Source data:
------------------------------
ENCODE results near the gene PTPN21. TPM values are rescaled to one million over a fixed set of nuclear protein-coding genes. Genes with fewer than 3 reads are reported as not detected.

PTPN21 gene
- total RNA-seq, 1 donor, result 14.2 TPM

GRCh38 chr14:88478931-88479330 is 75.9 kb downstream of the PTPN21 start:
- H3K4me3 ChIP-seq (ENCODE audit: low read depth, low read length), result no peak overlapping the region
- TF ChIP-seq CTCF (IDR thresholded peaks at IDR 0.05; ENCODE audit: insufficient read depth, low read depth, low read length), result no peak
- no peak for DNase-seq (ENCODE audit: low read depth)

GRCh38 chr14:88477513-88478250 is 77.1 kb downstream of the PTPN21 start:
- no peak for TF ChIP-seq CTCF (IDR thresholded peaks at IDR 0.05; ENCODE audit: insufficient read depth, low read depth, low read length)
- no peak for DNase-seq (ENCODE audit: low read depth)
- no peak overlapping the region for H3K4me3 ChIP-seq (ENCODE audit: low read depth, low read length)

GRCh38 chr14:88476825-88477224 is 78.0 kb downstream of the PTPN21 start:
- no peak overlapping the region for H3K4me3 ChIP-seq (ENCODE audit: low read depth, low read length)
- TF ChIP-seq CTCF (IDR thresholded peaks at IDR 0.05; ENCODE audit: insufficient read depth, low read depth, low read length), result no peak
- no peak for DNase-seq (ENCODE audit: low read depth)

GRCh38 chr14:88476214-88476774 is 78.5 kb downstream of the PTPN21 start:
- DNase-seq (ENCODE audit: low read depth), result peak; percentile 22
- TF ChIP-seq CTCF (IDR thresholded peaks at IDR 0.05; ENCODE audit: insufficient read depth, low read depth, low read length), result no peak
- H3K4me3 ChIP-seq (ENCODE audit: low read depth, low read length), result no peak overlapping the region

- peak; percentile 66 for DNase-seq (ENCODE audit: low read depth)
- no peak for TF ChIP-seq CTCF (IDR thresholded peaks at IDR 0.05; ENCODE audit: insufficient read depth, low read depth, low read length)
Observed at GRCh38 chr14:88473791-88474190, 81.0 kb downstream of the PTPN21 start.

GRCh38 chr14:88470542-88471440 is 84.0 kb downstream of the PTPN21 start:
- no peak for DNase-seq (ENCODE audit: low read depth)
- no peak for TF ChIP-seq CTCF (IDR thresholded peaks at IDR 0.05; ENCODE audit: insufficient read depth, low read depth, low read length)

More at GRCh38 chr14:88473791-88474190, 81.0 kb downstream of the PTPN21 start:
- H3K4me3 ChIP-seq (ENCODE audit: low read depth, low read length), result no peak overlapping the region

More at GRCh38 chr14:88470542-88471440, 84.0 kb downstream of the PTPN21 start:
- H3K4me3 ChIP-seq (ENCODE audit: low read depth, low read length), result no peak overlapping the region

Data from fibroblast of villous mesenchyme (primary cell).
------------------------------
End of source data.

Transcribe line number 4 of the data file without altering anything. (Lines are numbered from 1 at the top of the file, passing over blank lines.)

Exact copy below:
GRCh38 chr14:88478931-88479330 is 75.9 kb downstream of the PTPN21 start: